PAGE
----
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    Chris Sandaine's last comments on poems and poets

    • POEM: Invictus by William Ernest Henley (8/11/2010 5:24:00 AM)

      Valerie: Wow. Love the passion but logging on here now, really by accident, and noticed there was response to my take on Invictus I was surprised to see the conversation. I’m surprised you would attack someone so quickly, and in a hurtful way, really for no reason. This is not a healthy sign in a person. I did appreciate that you posted another message so thank you and of course apology is accepted, we are only human after all. I am American; in fact I am a Native American living in Seattle, WA working on my Bachelors in Dental Hygiene. I respect and love education so so much and I know the people in my life are tired of listening to my preaching about the value it adds to life, so I was a little hurt by your educated comment. I am 29 years old, single Dad of a 14 year old son named Jordan, student, I am a Server at a Restaurant and my ultimate goal in life is to be a Osteopathic Doctor. I have lived in poverty pretty much my whole life and I work really hard on making a better life for my son and I. My GPA is currently at a 3.8 and I hope to raise it. There is nothing wrong with my interpretation of this wonderful poem. I wrote this as a paper for my English class and got full points! Whoo Woo! My Professor taught our class that interpretation of poetry is never wrong or right because the poem should speak to the individual. This is the reason why poetry transcends generations and speaks to everyone. I mean Henley never wrote anything saying what he was “really” meaning and feeling when he wrote this. The way you see Henley and his poem is not the same as me and that’s okay.

      I will remind you though that the poem originally had no title until Arthur Quiller-Couch put it in the Oxford Book of English Verse of 1900 and titled it himself. Invictus is Latin for unconquered but once again this was a title “someone” else gave the poem based on his “interpretation”. In addition, don’t forget that Henley had a hard life. I believe whole heartedly that he has complete confidence in him self and his destiny in life and that he will be okay in the future but just because Henley wrote “I am the master of my fate, I am the captain of my soul” does not make this a “happy” poem. It inspires perseverance because of his hardships and our ability to relate to those hardships because of our lack of knowledge of something so painful like Henley’s Tuberculoses or something painful (emotionally or physically) that really happened to us too. Saying that Henley is pessimistic does not demean the poem or the inspiration it gives to people. Now, back to Henley. He had Tuberculoses of the bone and at the age of 25 he had his leg cut off below the knee. Then in 1875 he wrote Invictus after passing the Oxford local examination. He went through a dark time that was hard on him and he made it through that dark time but in order to get the message across he is rather dark in this poem and I believe in its power to inspire but I still think he and his poem are dark. I connect to Henley well because I feel like we are two men living in different times connecting with eachother because of the pain we have both experienced in our lives through his poem Invictus. The one trait we both have is that we are both driven by the hardships in our lives and that why I like Henley so much and for that matter we are both students during the toughest times in our lives which is kind of funny.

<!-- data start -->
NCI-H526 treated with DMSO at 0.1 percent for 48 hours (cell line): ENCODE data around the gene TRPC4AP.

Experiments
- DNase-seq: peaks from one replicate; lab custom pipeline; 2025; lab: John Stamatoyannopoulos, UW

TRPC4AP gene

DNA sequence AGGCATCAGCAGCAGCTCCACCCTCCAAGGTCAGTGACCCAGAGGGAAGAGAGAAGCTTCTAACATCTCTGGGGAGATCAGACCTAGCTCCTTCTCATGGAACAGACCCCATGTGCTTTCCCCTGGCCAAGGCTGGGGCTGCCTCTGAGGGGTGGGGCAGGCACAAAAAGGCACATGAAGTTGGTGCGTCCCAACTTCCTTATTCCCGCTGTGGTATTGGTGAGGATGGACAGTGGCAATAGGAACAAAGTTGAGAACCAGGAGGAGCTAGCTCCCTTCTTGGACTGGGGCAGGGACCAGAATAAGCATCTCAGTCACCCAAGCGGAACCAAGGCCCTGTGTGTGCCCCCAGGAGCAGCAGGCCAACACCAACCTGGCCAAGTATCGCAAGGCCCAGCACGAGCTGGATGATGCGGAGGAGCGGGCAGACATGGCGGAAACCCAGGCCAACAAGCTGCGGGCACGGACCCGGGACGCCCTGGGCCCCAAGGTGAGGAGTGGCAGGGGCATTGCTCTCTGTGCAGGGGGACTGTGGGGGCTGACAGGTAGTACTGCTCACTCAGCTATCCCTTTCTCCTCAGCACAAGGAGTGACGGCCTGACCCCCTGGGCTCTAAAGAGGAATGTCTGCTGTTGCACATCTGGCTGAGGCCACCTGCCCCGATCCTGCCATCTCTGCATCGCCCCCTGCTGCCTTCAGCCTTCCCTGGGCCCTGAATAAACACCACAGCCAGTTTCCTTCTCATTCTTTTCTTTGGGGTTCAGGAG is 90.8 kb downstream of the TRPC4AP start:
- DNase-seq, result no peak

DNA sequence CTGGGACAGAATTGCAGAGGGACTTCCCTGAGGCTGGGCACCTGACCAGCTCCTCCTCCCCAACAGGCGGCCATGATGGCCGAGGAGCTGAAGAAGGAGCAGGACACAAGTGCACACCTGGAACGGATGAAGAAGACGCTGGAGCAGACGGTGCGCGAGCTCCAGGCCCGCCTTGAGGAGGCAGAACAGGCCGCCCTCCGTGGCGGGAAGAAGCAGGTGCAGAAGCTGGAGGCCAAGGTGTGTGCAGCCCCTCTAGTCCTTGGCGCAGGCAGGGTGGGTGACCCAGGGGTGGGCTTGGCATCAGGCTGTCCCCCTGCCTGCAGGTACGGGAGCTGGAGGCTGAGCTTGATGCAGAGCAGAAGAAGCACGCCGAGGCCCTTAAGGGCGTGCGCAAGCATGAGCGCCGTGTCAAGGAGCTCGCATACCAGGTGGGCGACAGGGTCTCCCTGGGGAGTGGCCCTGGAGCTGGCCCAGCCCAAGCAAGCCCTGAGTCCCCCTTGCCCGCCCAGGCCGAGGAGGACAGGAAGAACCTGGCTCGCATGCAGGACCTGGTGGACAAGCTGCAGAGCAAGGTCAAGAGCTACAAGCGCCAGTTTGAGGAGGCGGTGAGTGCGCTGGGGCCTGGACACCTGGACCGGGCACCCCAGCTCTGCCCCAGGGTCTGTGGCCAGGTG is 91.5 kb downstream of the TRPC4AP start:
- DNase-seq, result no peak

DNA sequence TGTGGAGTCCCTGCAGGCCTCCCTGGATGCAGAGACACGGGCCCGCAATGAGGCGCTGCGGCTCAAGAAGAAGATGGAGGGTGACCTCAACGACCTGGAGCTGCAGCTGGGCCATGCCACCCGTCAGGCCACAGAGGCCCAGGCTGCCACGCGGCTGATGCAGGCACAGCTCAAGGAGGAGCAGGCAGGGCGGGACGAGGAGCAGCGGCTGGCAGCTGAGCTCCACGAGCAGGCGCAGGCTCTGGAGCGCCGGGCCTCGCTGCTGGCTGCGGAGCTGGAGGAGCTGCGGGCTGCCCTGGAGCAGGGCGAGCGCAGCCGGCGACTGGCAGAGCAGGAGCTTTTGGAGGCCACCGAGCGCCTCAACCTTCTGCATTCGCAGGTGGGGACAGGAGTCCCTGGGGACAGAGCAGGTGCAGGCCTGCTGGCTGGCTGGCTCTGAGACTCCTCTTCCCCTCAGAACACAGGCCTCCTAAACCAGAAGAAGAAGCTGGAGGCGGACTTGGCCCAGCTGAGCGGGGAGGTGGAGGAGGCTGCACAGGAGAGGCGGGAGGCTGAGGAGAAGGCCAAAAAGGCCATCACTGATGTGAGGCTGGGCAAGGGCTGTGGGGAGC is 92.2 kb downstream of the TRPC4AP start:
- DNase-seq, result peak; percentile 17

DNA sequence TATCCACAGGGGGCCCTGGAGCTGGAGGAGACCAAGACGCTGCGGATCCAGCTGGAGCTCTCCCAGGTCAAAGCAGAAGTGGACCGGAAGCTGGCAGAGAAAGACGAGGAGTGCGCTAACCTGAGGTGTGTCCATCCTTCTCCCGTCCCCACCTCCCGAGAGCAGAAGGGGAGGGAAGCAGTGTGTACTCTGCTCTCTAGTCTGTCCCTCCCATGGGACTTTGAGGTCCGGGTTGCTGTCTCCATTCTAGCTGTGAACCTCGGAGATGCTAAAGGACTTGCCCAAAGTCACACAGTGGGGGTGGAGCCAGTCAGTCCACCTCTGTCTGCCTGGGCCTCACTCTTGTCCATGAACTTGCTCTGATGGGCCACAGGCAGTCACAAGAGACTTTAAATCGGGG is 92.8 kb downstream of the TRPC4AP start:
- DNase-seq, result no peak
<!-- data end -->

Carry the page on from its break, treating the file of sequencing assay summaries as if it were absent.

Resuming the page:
Jack: Thank you Sir. I appreciate your wit and your courteous nature.

      Mindy: Thank you for the support but not sure about learning anything from Valerie. I barely kept my head when I didn’t even know she was alive let alone regular communication. Sorry Valerie, you kind of deserved that one.

      Julia: Spoken like a true lady. Much appreciated and really similar to what my teacher said to me when she returned my paper with full points! ! Lol. Sorry, I was just really happy about that. You will be happy to know our English teacher has her PhD.

      Kathryn: I know exactly what you mean because I learned through my research that Victorian men were men’s men for sure and that’s why the poem is so strong, that’s part of who they were at that time culturally.

      Rev Clyburn: Thank you so much Sir. That meant a lot to me about what you said. I am a Christian and I cant help but speak from the heart. I’m glad you included my paper/this discussion in that Sundays sermon. I will defiantly keep trying to share my thoughts. Good luck to you.

      Talat Islam: Thank you for your kind words. I am happy to read that you found strength through this poem as did I. Thank you for your support. I am rather new at this if you can’t tell.

      Chris: I think you have it right on and what you said reminded me that we are all going to have to experience great pain in our lives from some source as some time so I too will remember this poem in those times.

      Gordon: What you wrote was perfection. Very similar to the true message that Henley was saying. Through your experience you could relate to Henley on a Psychological level literally putting your self in his position and not by choice at that. I’m sorry you had to experience such a painful time. I have no physical aliments myself but have had a lot of abuse as a child so I understand pain. You’re an inspiration your self and I’m glad I can say that to you and I suggest you keep telling people your story.

      Darren: I gain a lot of self confidence from this poem as well. It’s a deep seeded type of confidence from your soul. Something putting an expensive outfit cannot give.